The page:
Despite the problems with research of joint adjustments, and based on best quality evidence, the current evidence supports the statement that joint adjustments in the spine help alleviate pain and stiffness, and also improve a persons ability to move and do their daily activities.

With the recent awareness of the opioid epidemic, the need for safer, conservative care options that don’t involve drugs or surgery has been in demand. As such, spinal manipulation, therapeutic massage (i.e. not relaxation/fluffy massage) and exercise are as effective, but much less harmful than drugs and surgery.

The most common risk of a joint adjustment is temporary pain and loss of function.

What does this mean!?

It means that a person can feel worse after an adjustment. A properly performed adjustment may actually make someone feel worse initially. Despite this, people in studies ultimately report benefit from a series of adjustments. It is important to note that this is more common (speaking from experience) in the earlier stages of care, especially when someone has never been adjusted before. The reason for this is unknown, but generally it is assumed to be an inflammatory response, but may also be a protective neurological response that results in spasm.

Typically a person may feel like the region or a joint is sore after getting adjusted. It is usually minimal and less than the discomfort or pain they had before coming to get treated. I often hear “I was pretty sore that evening/next day, but it was better than what it was before”, or “I was cursing you for the next/day evening, but it is way better now”.

Less commonly, a person will experience a significant flare up following an adjustment. This usually is a muscle spasm and it is more common in the neck. These can be traumatizing to a patient, but more so if they don’t know it can happen/it is normal/not predictable/possible with an excellent adjustment, albeit unfortunate and certainly not the intent. In these cases, icing and maintaining as much movement as possible, in a tolerable range is important. Often times a follow up adjustment may greatly help, but will at least help reduce the chance of the nervous system developing a chronically tight muscle that may produce low grade issues in the future. Muscle release techniques often are important as well in resolving this undesired side effect quickly.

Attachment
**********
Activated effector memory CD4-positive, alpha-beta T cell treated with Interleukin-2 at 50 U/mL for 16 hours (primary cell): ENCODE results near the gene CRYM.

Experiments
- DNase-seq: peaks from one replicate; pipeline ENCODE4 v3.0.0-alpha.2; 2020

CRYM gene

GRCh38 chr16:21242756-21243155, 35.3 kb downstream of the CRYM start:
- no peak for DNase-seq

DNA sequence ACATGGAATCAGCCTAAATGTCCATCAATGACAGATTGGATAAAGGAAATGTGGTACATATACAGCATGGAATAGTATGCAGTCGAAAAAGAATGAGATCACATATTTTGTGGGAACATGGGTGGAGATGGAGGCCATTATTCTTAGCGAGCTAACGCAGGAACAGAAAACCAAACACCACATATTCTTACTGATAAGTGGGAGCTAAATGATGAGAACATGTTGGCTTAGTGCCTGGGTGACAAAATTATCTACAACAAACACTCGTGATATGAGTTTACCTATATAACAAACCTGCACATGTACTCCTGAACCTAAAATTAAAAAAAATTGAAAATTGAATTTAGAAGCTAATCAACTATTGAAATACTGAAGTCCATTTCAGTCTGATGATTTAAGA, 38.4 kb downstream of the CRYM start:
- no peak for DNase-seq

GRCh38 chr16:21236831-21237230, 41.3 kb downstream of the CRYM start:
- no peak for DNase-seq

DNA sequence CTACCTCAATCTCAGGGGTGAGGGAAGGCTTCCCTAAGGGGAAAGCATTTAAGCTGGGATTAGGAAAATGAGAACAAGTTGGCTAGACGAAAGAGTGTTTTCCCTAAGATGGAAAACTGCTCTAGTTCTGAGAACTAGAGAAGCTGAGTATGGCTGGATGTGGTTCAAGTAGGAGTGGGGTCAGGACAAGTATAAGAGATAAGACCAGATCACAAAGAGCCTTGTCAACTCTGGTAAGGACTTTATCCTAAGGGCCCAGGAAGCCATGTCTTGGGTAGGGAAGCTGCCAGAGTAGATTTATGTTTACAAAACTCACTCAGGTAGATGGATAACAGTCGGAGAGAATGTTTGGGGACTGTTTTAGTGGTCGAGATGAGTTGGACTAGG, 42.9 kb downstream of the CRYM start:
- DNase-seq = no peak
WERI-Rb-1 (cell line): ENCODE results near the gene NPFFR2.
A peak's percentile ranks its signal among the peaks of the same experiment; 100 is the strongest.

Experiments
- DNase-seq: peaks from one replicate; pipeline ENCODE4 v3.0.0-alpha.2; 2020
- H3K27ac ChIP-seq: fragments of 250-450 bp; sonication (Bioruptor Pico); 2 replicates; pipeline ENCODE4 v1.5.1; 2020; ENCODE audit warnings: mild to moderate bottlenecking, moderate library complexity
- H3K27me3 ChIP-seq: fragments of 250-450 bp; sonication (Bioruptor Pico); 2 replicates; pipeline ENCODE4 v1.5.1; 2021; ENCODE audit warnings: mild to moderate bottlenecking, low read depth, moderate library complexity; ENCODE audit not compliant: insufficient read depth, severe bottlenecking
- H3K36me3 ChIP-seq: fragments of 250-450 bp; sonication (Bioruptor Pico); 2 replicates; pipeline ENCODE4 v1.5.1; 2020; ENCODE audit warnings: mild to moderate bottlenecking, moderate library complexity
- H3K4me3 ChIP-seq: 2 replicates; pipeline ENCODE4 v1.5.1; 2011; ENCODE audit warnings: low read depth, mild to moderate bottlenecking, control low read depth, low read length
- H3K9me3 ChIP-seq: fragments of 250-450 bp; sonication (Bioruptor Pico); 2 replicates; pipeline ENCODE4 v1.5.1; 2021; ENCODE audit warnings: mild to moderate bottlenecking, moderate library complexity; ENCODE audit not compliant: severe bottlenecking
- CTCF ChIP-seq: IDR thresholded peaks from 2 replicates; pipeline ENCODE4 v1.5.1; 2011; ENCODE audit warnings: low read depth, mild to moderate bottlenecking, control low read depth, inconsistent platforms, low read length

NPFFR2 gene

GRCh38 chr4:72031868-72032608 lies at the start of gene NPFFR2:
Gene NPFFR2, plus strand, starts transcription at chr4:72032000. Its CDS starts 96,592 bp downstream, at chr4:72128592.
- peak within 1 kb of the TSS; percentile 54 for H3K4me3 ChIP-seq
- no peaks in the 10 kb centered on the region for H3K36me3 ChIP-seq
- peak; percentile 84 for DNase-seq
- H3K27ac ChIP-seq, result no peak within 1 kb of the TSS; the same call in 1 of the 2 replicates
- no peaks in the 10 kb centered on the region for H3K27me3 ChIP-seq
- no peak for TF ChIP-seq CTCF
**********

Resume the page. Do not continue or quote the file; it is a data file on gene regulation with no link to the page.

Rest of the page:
In the event someone has a poor response it is important to remember that, as with any procedure, complications may require additional out-of-pocket treatment to manage. Please be kind to the practitioner who treated you, they mean you no ill will and certainly weren’t trying to hurt you. It is all to common that patients complain: “that other guy did it wrong and messed me up” or they “know someone” that a doctor “messed up”. Keep in mind that you can do everything right/well and still things don’t work out the way you want. Use your best judgement before writing a negative review of a Physician on Social Media. Talk to them first. Part of a comprehensive treatment plan is learning what adjustments work well, or may not work for a given person.

In conclusion, spinal adjustments are very safe and effective for managing neck and low back pain. adjusting is not without risks, but serious risks such as joint sprain, muscle strain, fracture, dislocation and disc herniation are extremely rare. More serious risks such as stroke are even more exceptionally rare.